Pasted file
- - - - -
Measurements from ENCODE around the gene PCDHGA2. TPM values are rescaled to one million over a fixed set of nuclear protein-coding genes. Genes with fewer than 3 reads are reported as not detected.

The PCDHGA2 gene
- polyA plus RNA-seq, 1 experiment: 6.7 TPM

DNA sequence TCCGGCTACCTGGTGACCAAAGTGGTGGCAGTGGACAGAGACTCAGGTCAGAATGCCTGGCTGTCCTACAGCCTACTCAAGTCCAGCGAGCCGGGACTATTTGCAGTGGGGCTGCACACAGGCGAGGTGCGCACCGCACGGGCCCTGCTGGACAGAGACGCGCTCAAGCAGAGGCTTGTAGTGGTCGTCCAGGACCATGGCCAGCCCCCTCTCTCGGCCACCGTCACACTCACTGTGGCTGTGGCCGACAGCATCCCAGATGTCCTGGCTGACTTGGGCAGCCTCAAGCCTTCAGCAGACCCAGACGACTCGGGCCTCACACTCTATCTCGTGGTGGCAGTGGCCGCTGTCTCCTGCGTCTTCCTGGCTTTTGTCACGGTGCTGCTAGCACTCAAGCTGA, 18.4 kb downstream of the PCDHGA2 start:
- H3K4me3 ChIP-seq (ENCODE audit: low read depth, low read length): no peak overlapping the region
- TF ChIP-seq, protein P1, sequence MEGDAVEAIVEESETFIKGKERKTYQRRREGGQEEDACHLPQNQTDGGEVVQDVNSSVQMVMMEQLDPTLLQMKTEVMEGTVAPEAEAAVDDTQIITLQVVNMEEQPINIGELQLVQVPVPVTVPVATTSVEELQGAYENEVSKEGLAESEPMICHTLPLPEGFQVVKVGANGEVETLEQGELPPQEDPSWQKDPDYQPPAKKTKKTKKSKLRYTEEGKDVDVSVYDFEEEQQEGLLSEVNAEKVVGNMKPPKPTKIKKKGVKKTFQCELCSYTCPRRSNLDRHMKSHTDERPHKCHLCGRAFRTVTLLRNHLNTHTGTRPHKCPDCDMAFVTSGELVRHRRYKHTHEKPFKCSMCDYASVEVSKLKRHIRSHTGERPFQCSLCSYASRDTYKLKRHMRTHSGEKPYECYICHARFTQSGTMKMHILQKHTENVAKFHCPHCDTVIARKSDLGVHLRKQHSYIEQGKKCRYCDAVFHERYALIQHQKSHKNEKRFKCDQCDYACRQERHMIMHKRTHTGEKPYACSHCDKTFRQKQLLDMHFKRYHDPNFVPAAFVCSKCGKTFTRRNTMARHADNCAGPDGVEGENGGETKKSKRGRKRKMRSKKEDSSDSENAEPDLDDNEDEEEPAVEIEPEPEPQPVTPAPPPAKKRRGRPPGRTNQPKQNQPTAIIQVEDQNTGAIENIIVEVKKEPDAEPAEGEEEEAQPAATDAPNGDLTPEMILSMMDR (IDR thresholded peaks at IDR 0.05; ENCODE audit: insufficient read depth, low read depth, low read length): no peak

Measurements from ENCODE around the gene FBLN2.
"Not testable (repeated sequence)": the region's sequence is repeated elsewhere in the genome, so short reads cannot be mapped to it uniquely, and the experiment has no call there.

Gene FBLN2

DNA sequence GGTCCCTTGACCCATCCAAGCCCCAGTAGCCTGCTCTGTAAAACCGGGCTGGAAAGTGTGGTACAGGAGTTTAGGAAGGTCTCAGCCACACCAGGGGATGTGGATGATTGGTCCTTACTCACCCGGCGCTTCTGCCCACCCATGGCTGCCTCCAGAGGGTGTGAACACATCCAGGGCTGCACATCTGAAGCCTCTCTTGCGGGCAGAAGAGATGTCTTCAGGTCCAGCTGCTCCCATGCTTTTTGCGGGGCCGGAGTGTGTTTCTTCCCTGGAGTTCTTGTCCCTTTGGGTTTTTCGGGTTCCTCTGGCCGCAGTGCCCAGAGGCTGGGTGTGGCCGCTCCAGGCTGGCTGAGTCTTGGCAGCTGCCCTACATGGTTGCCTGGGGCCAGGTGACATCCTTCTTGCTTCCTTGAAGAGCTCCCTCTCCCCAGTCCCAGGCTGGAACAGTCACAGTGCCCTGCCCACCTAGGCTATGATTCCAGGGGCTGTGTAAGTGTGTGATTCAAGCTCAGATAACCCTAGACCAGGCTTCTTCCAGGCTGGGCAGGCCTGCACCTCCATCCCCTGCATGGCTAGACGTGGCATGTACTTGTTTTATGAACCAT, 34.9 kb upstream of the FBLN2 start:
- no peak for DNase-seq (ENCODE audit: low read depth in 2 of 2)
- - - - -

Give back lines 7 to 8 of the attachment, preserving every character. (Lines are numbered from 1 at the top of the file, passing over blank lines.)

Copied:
Measurements from ENCODE around the gene FBLN2.
"Not testable (repeated sequence)": the region's sequence is repeated elsewhere in the genome, so short reads cannot be mapped to it uniquely, and the experiment has no call there.